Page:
In summary, for classical systems such as colloids, the absolute phase-space measure as set by quantum mechanics must cancel from any observable physical quantity. This remains just as true after integrating out the solvent (to get an effective interaction U(q)) as it was before doing so. It is therefore never wrong to use for the colloid partition function the measure set by the semi-classical limit of quantum mechanics, in which factors of the thermal de Broglie wavelength λ appear, eqn (14). But if such factors fail to cancel in any predicted observable, this is because a mistake has been made. The most likely pitfall is to inadvertently treat some of the classical degrees of freedom as frozen. (Indeed, freezing a classical degree of freedom carries an infinite classical entropy cost, which is cut off only by quantum mechanics.) Because the phase-space measure must cancel, replacing λ with a classical coarse-graining length such as a solvent size, while it may disguise an incorrect calculation, cannot change a correct one.

6 Conclusion

A century of quantum mechanics has had a profound influence on the way we think about statistical physics. The paradoxes and ambiguities we have discussed all arise from assumptions and explanations based on the quantum viewpoint. Sometimes these assumptions are so deeply embedded in the formalism that we forget they are there. For example, the vibrations of most molecules are quantized even at room temperature; we would get nonsense if we interpreted molecular spectra using a classical formalism. Consequently, a textbook might not even consider the classical limit of the vibrational entropy. But only by taking this limit can we understand why the thermal wavelength—an absurdly small lengthscale for a macroscopic object like a colloidal particle—cancels out in the equilibrium constant for dimerization of such objects.

In other cases, assumptions carried over from quantum mechanics are mostly harmless, but not if they cause one to forget that the same results can also be justified classically. For example, there is little danger in assuming that colloidal particles are indistinguishable, since most experiments choose to leave them undistinguished, which gives equivalent results in the classical limit. Danger does lie in arguing that because colloids are distinguishable in principle, theory can be improved by treating them as distinguished in statistical mechanics. By defining macrostates far too narrowly, that line of thinking leads to predictions that are not borne out by experiments: colloids would never crystallize, and symmetric colloidal molecules would have the same rotational entropy as asymmetric ones.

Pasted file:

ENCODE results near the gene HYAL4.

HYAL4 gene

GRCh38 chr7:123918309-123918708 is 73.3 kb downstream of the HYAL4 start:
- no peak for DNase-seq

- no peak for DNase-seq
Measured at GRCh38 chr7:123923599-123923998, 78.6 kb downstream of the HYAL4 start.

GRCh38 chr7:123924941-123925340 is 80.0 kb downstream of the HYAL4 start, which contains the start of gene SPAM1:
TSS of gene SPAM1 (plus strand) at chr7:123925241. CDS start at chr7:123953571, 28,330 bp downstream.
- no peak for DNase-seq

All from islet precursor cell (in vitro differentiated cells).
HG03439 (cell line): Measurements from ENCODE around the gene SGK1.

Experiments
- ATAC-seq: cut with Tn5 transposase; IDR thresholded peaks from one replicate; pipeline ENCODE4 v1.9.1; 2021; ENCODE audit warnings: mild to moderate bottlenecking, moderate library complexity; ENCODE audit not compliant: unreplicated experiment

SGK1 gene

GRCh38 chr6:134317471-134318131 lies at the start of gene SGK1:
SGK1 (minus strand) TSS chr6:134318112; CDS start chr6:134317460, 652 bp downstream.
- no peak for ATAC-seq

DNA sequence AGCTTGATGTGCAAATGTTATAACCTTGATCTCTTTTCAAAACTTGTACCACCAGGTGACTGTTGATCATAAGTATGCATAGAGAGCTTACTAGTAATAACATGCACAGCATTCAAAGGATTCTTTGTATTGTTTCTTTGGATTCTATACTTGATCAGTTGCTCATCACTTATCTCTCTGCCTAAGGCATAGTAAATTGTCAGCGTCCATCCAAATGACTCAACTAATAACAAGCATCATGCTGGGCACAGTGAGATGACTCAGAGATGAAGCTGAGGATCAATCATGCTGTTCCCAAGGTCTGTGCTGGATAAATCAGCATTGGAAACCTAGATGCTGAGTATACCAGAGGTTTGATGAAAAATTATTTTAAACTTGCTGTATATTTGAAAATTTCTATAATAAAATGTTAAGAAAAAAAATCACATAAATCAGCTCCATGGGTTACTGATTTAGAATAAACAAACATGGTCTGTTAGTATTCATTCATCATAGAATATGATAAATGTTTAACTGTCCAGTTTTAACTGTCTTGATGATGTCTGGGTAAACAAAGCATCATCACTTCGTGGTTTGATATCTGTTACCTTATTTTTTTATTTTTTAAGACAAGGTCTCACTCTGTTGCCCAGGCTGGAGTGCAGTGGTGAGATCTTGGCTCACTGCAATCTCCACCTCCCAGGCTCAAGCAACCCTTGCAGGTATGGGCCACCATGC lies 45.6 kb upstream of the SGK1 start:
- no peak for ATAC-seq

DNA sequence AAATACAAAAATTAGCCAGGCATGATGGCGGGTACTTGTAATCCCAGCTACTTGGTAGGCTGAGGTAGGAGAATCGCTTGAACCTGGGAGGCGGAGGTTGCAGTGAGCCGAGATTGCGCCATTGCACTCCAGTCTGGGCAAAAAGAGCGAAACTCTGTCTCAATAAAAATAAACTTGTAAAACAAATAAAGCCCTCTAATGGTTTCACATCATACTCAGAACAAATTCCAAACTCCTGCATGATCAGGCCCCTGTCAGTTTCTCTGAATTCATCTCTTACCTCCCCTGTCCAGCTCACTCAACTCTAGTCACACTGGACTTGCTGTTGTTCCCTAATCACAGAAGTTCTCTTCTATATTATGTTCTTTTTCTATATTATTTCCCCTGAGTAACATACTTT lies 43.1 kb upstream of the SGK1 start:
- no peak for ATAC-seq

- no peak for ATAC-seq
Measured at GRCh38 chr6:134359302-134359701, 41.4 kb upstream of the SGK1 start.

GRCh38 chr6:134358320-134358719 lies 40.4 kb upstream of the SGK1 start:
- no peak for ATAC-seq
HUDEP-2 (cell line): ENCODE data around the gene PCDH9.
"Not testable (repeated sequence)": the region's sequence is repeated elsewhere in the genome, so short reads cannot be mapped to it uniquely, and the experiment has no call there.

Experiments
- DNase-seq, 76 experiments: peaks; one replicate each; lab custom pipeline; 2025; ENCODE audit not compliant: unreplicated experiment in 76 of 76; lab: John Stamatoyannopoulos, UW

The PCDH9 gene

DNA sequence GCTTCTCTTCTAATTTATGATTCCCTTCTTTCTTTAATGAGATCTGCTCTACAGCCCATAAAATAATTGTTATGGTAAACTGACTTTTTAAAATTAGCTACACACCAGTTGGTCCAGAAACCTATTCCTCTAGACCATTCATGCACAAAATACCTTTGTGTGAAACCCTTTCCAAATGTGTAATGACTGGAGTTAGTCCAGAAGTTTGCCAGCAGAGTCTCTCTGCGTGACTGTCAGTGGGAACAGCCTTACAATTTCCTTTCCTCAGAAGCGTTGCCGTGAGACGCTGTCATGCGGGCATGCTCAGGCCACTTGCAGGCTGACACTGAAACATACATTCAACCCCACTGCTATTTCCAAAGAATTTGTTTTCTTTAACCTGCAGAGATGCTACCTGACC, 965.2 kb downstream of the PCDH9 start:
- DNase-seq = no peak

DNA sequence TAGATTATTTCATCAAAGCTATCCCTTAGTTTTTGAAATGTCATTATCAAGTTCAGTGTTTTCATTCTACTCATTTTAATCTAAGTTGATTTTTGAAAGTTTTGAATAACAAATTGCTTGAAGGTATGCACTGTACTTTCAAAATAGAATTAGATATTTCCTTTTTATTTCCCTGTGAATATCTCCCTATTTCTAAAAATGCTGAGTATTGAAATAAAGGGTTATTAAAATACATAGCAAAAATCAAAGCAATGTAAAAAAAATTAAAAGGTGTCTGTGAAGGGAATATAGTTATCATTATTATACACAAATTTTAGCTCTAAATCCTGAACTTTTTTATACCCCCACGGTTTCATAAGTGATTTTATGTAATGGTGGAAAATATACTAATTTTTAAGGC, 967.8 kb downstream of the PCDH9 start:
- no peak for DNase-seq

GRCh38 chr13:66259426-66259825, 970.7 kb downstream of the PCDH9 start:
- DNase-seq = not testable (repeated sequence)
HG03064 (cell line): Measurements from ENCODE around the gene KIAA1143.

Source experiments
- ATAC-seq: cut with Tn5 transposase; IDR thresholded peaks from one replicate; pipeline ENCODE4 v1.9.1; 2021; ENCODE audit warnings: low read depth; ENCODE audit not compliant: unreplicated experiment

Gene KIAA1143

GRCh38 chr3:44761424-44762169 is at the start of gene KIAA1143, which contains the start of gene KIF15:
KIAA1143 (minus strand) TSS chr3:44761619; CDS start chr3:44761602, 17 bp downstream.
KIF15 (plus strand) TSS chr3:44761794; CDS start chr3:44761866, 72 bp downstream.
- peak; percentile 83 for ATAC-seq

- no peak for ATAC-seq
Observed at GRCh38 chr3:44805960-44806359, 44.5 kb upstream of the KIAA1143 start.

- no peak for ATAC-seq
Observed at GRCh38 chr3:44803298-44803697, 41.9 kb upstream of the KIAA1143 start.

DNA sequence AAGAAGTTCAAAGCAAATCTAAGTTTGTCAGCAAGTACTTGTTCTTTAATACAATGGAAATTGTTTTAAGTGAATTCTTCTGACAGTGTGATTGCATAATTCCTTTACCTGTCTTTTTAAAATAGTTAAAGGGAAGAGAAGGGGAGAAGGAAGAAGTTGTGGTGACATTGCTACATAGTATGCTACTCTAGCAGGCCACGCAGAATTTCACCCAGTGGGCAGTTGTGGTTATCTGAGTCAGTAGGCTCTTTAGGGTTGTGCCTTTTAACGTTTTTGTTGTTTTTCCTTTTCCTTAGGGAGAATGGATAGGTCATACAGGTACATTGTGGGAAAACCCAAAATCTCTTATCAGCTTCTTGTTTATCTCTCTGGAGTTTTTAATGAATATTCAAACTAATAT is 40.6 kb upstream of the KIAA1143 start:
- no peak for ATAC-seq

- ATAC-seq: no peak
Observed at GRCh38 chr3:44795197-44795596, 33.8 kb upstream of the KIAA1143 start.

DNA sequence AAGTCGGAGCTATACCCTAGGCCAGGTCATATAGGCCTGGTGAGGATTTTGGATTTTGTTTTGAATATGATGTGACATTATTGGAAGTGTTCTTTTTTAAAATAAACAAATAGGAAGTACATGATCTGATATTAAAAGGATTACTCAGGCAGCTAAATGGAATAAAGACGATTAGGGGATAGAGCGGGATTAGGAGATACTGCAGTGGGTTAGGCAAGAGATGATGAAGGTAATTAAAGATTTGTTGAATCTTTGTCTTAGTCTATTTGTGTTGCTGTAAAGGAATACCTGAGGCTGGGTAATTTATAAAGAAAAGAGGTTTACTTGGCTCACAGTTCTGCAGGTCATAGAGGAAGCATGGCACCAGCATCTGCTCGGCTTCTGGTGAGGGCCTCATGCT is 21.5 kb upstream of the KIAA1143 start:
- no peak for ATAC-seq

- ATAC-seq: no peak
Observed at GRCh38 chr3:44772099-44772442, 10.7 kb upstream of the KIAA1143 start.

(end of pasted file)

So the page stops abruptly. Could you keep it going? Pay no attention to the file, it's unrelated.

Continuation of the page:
Experiments on colloids have helped to resolve other paradoxes as well. The oldest and most famous of these is Maxwell's demon. In the 1980s Landauer and Bennett ‘exorcised’ the demon by showing that erasing classical information carries an entropy cost.27 But for decades afterward it was not unusual to find articles28 claiming that the demon must produce entropy when it makes a measurement. As Bennett noted,29 the tendency to focus on the entropy cost of measurement, rather than of erasure, may ‘have been a side effect of the great success of quantum mechanics’. The question has been settled by recent experiments on colloidal particles, which show that the cost of erasing information agrees with Landauer's prediction.30